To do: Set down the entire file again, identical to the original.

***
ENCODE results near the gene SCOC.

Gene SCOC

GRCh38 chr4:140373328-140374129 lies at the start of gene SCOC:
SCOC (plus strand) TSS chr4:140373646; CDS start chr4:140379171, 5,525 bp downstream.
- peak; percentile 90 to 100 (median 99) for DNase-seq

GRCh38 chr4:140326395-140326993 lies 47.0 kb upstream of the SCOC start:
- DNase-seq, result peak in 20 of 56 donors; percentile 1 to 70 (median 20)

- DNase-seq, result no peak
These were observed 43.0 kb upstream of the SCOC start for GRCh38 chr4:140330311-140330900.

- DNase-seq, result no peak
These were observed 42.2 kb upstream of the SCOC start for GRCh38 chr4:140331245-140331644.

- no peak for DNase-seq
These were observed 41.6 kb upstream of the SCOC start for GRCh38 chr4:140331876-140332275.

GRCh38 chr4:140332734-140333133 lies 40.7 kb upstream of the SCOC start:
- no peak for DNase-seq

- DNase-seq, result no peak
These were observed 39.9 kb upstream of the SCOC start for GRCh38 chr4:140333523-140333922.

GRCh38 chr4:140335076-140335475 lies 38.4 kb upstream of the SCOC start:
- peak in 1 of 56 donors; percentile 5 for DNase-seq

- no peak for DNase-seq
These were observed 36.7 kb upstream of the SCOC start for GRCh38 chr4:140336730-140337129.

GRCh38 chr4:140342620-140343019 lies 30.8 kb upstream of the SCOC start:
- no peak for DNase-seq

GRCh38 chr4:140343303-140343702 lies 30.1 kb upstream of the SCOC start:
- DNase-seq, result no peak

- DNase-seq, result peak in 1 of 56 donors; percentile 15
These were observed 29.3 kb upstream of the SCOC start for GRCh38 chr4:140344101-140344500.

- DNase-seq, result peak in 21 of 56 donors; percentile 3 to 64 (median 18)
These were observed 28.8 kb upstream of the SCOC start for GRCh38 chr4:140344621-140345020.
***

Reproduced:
ENCODE results near the gene SCOC.

Gene SCOC

GRCh38 chr4:140373328-140374129 lies at the start of gene SCOC:
SCOC (plus strand) TSS chr4:140373646; CDS start chr4:140379171, 5,525 bp downstream.
- peak; percentile 90 to 100 (median 99) for DNase-seq

GRCh38 chr4:140326395-140326993 lies 47.0 kb upstream of the SCOC start:
- DNase-seq, result peak in 20 of 56 donors; percentile 1 to 70 (median 20)

- DNase-seq, result no peak
These were observed 43.0 kb upstream of the SCOC start for GRCh38 chr4:140330311-140330900.

- DNase-seq, result no peak
These were observed 42.2 kb upstream of the SCOC start for GRCh38 chr4:140331245-140331644.

- no peak for DNase-seq
These were observed 41.6 kb upstream of the SCOC start for GRCh38 chr4:140331876-140332275.

GRCh38 chr4:140332734-140333133 lies 40.7 kb upstream of the SCOC start:
- no peak for DNase-seq

- DNase-seq, result no peak
These were observed 39.9 kb upstream of the SCOC start for GRCh38 chr4:140333523-140333922.

GRCh38 chr4:140335076-140335475 lies 38.4 kb upstream of the SCOC start:
- peak in 1 of 56 donors; percentile 5 for DNase-seq

- no peak for DNase-seq
These were observed 36.7 kb upstream of the SCOC start for GRCh38 chr4:140336730-140337129.

GRCh38 chr4:140342620-140343019 lies 30.8 kb upstream of the SCOC start:
- no peak for DNase-seq

GRCh38 chr4:140343303-140343702 lies 30.1 kb upstream of the SCOC start:
- DNase-seq, result no peak

- DNase-seq, result peak in 1 of 56 donors; percentile 15
These were observed 29.3 kb upstream of the SCOC start for GRCh38 chr4:140344101-140344500.

- DNase-seq, result peak in 21 of 56 donors; percentile 3 to 64 (median 18)
These were observed 28.8 kb upstream of the SCOC start for GRCh38 chr4:140344621-140345020.